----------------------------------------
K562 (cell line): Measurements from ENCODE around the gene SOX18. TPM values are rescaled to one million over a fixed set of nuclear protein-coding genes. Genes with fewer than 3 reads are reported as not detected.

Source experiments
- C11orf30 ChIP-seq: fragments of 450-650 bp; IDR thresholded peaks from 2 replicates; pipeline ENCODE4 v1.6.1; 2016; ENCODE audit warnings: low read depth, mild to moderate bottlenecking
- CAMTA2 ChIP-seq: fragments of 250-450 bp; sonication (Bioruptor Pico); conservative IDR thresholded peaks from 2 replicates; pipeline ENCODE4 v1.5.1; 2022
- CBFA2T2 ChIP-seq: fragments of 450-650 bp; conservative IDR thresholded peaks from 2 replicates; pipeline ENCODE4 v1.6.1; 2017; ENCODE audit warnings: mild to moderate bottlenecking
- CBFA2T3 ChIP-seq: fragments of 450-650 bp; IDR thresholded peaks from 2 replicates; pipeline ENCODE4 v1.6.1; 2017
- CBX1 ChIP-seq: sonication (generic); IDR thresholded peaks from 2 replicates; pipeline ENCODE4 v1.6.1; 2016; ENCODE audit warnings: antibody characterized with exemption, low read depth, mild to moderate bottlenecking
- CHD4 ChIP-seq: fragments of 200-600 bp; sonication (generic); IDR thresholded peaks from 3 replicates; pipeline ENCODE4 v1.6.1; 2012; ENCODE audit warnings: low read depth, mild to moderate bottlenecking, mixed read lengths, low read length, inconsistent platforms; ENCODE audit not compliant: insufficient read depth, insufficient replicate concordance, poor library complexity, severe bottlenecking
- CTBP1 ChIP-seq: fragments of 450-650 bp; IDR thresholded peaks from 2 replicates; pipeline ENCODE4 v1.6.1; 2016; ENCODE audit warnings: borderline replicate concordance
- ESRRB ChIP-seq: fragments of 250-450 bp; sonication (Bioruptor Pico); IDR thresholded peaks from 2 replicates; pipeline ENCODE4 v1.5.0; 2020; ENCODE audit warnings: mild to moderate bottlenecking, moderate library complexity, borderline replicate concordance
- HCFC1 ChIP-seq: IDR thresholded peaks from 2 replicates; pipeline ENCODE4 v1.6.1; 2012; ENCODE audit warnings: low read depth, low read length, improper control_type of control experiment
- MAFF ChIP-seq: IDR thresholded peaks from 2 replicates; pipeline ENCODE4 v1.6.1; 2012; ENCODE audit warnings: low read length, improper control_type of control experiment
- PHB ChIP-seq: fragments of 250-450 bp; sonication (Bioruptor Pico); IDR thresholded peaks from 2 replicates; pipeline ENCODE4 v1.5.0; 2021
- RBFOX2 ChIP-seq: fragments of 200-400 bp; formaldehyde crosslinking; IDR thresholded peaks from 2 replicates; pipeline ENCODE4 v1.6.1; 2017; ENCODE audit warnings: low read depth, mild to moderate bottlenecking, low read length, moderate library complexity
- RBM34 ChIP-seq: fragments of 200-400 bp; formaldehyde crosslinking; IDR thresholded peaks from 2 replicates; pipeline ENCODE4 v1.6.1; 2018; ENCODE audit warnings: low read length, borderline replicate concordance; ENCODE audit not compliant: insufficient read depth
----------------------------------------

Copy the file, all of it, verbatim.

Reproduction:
K562 (cell line): Measurements from ENCODE around the gene SOX18. TPM values are rescaled to one million over a fixed set of nuclear protein-coding genes. Genes with fewer than 3 reads are reported as not detected.

Source experiments
- C11orf30 ChIP-seq: fragments of 450-650 bp; IDR thresholded peaks from 2 replicates; pipeline ENCODE4 v1.6.1; 2016; ENCODE audit warnings: low read depth, mild to moderate bottlenecking
- CAMTA2 ChIP-seq: fragments of 250-450 bp; sonication (Bioruptor Pico); conservative IDR thresholded peaks from 2 replicates; pipeline ENCODE4 v1.5.1; 2022
- CBFA2T2 ChIP-seq: fragments of 450-650 bp; conservative IDR thresholded peaks from 2 replicates; pipeline ENCODE4 v1.6.1; 2017; ENCODE audit warnings: mild to moderate bottlenecking
- CBFA2T3 ChIP-seq: fragments of 450-650 bp; IDR thresholded peaks from 2 replicates; pipeline ENCODE4 v1.6.1; 2017
- CBX1 ChIP-seq: sonication (generic); IDR thresholded peaks from 2 replicates; pipeline ENCODE4 v1.6.1; 2016; ENCODE audit warnings: antibody characterized with exemption, low read depth, mild to moderate bottlenecking
- CHD4 ChIP-seq: fragments of 200-600 bp; sonication (generic); IDR thresholded peaks from 3 replicates; pipeline ENCODE4 v1.6.1; 2012; ENCODE audit warnings: low read depth, mild to moderate bottlenecking, mixed read lengths, low read length, inconsistent platforms; ENCODE audit not compliant: insufficient read depth, insufficient replicate concordance, poor library complexity, severe bottlenecking
- CTBP1 ChIP-seq: fragments of 450-650 bp; IDR thresholded peaks from 2 replicates; pipeline ENCODE4 v1.6.1; 2016; ENCODE audit warnings: borderline replicate concordance
- ESRRB ChIP-seq: fragments of 250-450 bp; sonication (Bioruptor Pico); IDR thresholded peaks from 2 replicates; pipeline ENCODE4 v1.5.0; 2020; ENCODE audit warnings: mild to moderate bottlenecking, moderate library complexity, borderline replicate concordance
- HCFC1 ChIP-seq: IDR thresholded peaks from 2 replicates; pipeline ENCODE4 v1.6.1; 2012; ENCODE audit warnings: low read depth, low read length, improper control_type of control experiment
- MAFF ChIP-seq: IDR thresholded peaks from 2 replicates; pipeline ENCODE4 v1.6.1; 2012; ENCODE audit warnings: low read length, improper control_type of control experiment
- PHB ChIP-seq: fragments of 250-450 bp; sonication (Bioruptor Pico); IDR thresholded peaks from 2 replicates; pipeline ENCODE4 v1.5.0; 2021
- RBFOX2 ChIP-seq: fragments of 200-400 bp; formaldehyde crosslinking; IDR thresholded peaks from 2 replicates; pipeline ENCODE4 v1.6.1; 2017; ENCODE audit warnings: low read depth, mild to moderate bottlenecking, low read length, moderate library complexity
- RBM34 ChIP-seq: fragments of 200-400 bp; formaldehyde crosslinking; IDR thresholded peaks from 2 replicates; pipeline ENCODE4 v1.6.1; 2018; ENCODE audit warnings: low read length, borderline replicate concordance; ENCODE audit not compliant: insufficient read depth